Saturday, April 29, 2017
Thursday, April 13, 2017
This is Paul. Tall Paul because he's close to 7' tall. I did his portrait for the Portrait Project 250 series and he was #115 if you want to look him up.
I drove out to his house in Union on a cold February day to do this portrait. When I arrived, I met a friend of his and we all sat down in the living room near the wood stove, had a bowl of delicious chili and hot tea, and caught up on each other's lives.
Paul is a big basketball fan so there was a college basketball game going on while I was drawing him. The TV was to my right so he could watch the game while I drew his portrait. That's a convenient setup for doing portraits of people who watch sports on TV. The blue outline came later - sort of an afterthought.
This is Matt. His father was the first architect I worked with when I moved to Maine 17 years ago. I worked with his father for about a year and it was during that year that I met Matt. He had just gotten married and was starting a family and was busy building a house near his father's property.
I drove out to his house on a snowy day in February to do his portrait. I've been experimenting with filming the portraits so I set up a camera on Matt and another GoPro camera over my portrait to record a time-lapse video of the portrait. I don't usually like to draw and paint teeth so I usually suggest that people keep their mouths closed. Also, it's hard to maintain a smile over the course of the portrait which can last a couple of hours. But Matt was up for it so I agreed to step out of my comfort zone and paint him with a smile - which, I think, actually suits his portrait much better.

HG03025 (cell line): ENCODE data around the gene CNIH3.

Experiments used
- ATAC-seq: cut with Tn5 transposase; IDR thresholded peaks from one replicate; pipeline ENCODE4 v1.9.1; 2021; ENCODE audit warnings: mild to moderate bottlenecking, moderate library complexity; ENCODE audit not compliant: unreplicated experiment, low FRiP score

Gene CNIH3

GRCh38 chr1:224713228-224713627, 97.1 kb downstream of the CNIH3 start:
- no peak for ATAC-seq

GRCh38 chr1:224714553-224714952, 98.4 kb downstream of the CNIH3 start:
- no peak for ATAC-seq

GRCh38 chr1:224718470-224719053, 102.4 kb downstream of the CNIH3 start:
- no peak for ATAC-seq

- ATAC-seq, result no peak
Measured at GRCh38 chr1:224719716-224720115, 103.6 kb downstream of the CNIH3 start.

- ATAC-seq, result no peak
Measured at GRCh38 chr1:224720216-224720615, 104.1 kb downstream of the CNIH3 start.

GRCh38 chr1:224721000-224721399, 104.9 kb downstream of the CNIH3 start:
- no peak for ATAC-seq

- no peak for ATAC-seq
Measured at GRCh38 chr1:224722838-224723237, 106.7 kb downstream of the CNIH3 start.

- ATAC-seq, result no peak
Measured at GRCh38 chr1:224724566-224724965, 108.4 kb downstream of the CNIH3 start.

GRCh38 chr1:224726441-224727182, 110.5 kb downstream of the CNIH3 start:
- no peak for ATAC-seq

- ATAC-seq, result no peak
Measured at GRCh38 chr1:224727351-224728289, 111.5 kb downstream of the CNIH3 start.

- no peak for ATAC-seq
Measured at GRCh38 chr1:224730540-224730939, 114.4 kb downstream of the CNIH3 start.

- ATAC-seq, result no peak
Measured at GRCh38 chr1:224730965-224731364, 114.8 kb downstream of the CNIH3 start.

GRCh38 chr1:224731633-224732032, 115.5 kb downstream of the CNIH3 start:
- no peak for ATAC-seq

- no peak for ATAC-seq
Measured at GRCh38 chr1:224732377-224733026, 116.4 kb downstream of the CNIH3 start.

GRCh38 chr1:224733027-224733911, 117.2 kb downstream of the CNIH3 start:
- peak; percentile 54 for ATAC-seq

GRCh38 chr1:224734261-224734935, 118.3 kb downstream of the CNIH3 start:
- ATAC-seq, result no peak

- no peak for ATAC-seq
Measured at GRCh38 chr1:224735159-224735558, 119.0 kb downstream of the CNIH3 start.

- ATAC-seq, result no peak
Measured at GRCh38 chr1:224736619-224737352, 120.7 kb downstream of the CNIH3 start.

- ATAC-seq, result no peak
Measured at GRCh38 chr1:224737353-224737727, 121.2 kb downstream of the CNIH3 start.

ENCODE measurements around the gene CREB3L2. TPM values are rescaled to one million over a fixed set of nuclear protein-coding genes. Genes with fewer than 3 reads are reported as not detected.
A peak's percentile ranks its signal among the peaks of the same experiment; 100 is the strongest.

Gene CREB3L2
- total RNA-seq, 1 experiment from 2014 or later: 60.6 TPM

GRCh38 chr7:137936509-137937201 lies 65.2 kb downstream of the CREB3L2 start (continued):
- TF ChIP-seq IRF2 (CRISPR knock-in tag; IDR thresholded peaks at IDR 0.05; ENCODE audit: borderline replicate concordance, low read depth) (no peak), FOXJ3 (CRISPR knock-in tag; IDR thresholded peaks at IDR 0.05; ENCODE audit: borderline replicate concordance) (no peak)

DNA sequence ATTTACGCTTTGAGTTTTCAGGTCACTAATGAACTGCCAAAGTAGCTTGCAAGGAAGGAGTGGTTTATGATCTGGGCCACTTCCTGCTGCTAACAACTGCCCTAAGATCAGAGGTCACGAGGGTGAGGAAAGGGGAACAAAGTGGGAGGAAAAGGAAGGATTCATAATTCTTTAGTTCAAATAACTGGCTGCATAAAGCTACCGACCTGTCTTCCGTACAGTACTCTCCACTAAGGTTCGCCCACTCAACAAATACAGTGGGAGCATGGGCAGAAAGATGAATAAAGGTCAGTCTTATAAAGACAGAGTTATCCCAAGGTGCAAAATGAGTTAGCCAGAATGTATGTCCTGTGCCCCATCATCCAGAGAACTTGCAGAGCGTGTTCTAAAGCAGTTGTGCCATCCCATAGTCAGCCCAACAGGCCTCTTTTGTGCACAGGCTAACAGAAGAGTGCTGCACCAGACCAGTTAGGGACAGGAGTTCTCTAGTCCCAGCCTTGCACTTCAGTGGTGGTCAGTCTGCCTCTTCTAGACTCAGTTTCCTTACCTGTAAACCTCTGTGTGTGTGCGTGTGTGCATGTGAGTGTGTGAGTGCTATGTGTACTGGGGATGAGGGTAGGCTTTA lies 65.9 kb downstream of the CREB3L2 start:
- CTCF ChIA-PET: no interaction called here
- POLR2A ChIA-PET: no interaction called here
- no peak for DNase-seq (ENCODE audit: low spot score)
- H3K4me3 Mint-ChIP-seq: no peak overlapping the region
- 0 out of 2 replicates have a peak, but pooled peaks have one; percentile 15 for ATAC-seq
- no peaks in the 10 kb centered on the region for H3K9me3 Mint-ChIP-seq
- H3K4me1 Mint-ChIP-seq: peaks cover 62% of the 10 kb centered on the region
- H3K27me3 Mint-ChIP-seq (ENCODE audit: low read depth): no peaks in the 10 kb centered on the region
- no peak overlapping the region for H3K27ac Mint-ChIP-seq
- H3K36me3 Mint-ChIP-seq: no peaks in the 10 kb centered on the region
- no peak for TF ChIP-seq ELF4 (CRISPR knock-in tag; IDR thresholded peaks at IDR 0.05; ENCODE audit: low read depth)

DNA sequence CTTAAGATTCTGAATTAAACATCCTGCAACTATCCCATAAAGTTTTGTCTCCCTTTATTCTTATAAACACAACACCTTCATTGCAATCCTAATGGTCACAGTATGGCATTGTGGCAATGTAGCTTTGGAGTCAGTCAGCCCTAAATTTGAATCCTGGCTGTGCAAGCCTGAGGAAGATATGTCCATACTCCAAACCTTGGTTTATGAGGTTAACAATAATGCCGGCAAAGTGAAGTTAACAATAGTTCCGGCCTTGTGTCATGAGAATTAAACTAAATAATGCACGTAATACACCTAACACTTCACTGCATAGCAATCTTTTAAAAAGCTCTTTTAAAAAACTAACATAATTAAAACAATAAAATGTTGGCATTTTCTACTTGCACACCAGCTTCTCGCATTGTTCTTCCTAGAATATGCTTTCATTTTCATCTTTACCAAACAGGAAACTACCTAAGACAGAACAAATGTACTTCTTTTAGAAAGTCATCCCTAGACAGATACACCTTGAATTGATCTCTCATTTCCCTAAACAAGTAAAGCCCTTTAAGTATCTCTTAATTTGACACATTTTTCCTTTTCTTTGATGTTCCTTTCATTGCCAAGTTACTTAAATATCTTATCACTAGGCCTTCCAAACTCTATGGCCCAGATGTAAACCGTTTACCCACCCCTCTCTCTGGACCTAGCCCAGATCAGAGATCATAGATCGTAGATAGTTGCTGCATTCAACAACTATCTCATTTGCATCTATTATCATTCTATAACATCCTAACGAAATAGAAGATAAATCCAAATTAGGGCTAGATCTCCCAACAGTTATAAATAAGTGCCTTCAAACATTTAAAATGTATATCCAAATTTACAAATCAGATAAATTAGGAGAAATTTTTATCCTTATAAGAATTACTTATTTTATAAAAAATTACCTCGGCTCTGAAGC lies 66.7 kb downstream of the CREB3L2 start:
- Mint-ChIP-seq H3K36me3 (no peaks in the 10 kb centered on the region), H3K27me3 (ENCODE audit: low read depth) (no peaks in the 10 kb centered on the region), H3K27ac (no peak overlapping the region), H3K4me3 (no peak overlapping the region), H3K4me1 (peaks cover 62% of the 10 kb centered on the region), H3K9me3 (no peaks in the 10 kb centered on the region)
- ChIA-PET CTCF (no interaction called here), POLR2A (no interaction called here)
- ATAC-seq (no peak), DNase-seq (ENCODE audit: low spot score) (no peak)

I struggled with it the entire time I was there and was so unhappy with it that I wouldn't show it to him. I told him I would figure out the problem, fix it, and he would see it when it was posted. Back in the studio, I figured it out. Of course, it was the smile and the teeth but it was also the amount of chin I had drawn below the upper lip. With the mouth open, the chin and jaw are much longer than I am used to drawing and I was not believing (drawing) what I was seeing. I learn something new in EVERY portrait.
The writing around Matt's head relates to a conversation we had while I was drawing him. And ironically, it contains the solution to the very problem I was struggling with during the portrait. I transcribed it from the video and it's about Matt's own effort at drawing portraits back in college where he tried to do portraits using a minimal number of lines to capture a person's likeness. I've started incorporating this exercise into my portrait sketches as well - so thanks for the idea Matt!!
12x16 pencil, ink, watercolor and acrylic in my huge Moleskine sketchbook. Text added digitally.
Tuesday, April 11, 2017
This is Jessica. Tall, athletic, kind and beautiful. I met her on a bike ride across Maine years ago. She's an artist - her passion for painting and experiencing adventure is summed up in a quote of hers I found on her website:
"I paint out of love — love for the world and for the human capacity to know the world through movement, recreation, and adventure. Kinesthetic intelligence and imagination are very important to me; so is the sensation of wonder. That a small movement of paint can capture a large movement of body through water, and that we can know the world’s beauty through both these actions, is astounding. It’s time we start picturing ourselves in the landscape more."
You can see her paintings and learn more about her here - http://www.jessicaleeives.com/
12x16 watercolor and pencil in my huge Moleskine sketchbook.